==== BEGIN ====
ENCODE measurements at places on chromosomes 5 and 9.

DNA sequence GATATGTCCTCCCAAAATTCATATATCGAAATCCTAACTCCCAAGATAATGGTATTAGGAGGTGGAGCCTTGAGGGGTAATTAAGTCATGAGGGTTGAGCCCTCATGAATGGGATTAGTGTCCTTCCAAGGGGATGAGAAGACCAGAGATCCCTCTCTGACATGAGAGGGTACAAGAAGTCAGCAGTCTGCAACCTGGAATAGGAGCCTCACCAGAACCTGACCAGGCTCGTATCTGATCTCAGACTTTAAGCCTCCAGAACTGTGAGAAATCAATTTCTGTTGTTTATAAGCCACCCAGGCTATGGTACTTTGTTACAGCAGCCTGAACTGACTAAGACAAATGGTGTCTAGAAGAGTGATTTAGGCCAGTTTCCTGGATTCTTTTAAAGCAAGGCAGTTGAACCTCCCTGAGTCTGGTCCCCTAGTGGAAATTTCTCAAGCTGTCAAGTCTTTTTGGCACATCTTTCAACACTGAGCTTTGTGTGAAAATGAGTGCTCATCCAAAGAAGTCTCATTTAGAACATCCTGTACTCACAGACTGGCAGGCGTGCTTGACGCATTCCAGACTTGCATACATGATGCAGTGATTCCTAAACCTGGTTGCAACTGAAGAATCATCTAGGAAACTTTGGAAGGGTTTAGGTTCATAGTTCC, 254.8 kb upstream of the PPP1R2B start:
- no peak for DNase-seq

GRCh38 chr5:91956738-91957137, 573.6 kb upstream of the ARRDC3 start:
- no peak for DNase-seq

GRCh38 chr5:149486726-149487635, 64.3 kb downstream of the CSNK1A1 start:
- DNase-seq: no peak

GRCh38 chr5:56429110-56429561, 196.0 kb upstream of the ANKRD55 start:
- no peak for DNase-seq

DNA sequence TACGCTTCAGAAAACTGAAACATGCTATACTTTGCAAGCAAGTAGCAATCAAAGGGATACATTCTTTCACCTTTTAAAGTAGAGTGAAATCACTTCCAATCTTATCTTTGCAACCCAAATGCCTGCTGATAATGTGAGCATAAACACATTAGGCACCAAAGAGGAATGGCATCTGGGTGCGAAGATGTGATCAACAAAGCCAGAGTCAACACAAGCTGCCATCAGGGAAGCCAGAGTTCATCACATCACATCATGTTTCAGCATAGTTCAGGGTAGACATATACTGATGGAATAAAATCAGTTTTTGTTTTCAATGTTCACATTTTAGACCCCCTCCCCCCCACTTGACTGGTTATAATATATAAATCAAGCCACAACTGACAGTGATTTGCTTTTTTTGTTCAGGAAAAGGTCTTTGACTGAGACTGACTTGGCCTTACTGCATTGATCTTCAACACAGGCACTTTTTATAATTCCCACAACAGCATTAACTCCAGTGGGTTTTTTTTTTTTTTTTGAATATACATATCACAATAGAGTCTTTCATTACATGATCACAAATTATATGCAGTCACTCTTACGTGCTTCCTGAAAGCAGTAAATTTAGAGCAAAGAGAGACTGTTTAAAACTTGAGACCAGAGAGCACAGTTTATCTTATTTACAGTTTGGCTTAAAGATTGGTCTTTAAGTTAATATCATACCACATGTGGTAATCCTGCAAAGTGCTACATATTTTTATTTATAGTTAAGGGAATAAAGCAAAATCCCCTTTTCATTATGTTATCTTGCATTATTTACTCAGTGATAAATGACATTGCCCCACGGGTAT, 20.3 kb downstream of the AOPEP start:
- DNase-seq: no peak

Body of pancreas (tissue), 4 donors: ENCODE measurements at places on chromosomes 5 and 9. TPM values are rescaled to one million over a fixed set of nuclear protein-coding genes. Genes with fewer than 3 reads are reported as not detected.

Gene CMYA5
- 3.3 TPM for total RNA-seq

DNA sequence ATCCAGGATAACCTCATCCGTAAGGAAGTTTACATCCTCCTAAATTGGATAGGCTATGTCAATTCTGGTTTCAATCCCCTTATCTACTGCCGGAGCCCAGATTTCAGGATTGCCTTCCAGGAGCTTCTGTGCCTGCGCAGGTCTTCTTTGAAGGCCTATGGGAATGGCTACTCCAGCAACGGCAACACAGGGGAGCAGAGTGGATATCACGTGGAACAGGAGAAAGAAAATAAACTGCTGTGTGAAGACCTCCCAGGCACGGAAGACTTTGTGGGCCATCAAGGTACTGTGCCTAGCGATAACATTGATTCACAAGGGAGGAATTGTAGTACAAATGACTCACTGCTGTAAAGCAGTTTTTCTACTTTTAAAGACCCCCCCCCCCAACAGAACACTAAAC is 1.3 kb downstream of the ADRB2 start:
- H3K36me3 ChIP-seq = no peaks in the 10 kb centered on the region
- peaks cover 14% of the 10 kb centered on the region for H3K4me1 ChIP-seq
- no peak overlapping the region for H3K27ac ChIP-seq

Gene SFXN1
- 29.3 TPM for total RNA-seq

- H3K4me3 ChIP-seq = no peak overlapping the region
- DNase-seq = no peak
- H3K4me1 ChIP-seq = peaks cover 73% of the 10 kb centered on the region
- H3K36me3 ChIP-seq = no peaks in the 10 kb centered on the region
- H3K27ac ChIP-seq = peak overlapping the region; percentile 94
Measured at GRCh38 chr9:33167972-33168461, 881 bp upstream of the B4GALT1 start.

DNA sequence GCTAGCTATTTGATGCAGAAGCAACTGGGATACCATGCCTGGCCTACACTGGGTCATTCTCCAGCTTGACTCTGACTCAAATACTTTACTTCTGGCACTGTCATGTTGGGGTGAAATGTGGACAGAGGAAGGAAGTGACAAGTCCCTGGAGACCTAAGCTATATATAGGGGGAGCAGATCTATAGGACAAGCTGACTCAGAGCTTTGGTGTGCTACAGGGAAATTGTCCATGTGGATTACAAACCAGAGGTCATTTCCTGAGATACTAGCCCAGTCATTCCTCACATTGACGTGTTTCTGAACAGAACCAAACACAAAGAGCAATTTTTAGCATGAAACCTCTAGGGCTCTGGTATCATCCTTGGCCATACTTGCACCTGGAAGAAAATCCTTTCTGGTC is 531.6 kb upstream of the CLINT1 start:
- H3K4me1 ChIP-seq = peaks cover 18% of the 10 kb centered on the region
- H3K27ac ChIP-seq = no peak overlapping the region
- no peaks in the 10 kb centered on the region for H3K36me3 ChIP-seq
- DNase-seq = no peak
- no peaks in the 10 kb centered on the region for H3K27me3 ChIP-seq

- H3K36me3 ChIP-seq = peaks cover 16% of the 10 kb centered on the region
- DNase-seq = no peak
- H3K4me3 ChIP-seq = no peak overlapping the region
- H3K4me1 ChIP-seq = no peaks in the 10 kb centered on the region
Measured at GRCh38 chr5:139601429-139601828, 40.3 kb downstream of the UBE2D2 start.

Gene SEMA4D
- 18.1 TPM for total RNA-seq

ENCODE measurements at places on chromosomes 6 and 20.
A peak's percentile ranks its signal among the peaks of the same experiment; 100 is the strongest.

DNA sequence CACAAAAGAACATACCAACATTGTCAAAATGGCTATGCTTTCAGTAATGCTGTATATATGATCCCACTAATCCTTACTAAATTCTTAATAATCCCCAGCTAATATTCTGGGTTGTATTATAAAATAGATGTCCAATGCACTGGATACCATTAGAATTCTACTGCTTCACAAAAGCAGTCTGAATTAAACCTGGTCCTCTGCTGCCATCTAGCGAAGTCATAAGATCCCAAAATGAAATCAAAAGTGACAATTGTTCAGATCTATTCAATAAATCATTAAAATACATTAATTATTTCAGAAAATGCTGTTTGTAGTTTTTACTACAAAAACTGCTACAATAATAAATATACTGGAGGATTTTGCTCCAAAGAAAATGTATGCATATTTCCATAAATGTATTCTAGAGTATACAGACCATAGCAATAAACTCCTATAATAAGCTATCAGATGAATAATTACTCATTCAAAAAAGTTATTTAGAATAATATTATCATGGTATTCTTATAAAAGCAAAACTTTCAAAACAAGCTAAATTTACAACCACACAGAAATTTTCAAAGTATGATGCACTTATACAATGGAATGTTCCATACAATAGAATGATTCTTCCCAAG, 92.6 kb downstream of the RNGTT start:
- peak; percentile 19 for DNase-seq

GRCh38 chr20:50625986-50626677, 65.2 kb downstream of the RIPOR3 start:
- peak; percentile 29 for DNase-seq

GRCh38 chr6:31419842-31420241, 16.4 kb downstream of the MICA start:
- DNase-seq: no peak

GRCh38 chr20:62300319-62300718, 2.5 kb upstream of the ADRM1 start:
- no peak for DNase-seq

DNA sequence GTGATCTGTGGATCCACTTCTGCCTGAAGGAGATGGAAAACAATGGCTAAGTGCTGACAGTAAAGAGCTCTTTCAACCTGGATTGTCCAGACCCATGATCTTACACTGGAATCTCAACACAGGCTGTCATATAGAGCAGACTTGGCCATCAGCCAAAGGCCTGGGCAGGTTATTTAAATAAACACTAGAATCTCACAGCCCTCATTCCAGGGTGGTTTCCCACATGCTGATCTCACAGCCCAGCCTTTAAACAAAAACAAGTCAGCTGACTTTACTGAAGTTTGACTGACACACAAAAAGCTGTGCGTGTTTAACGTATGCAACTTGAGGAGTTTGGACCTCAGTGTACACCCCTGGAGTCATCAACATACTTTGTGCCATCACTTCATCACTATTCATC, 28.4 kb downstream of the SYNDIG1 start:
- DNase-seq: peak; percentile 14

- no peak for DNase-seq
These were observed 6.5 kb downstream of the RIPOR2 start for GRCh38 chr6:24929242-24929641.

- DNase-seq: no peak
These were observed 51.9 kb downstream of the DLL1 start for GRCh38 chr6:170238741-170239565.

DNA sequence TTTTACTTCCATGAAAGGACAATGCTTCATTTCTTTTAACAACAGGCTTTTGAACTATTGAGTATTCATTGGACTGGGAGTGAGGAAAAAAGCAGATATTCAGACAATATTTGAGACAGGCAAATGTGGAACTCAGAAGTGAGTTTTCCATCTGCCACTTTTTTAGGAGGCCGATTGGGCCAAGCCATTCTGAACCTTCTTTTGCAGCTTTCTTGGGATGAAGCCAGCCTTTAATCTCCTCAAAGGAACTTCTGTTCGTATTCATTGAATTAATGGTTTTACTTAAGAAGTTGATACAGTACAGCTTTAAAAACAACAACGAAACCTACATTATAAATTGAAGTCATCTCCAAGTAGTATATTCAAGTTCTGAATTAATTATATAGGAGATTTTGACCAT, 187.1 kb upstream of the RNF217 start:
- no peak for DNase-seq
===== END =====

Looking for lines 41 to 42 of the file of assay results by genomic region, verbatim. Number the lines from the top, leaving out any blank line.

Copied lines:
A peak's percentile ranks its signal among the peaks of the same experiment; 100 is the strongest.

DNA sequence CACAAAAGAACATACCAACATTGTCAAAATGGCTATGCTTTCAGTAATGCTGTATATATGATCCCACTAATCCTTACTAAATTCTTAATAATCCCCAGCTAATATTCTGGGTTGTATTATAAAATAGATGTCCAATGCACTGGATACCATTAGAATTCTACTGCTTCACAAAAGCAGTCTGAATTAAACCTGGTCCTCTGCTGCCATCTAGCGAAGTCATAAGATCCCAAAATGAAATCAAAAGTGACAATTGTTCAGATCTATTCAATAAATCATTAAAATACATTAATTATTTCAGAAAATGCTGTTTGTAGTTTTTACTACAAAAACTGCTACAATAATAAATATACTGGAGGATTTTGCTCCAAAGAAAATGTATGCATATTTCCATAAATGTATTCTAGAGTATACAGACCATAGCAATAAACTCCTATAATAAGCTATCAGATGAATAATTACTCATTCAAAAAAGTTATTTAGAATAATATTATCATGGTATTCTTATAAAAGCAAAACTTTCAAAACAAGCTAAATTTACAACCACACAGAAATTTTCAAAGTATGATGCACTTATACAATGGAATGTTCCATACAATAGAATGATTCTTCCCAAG, 92.6 kb downstream of the RNGTT start: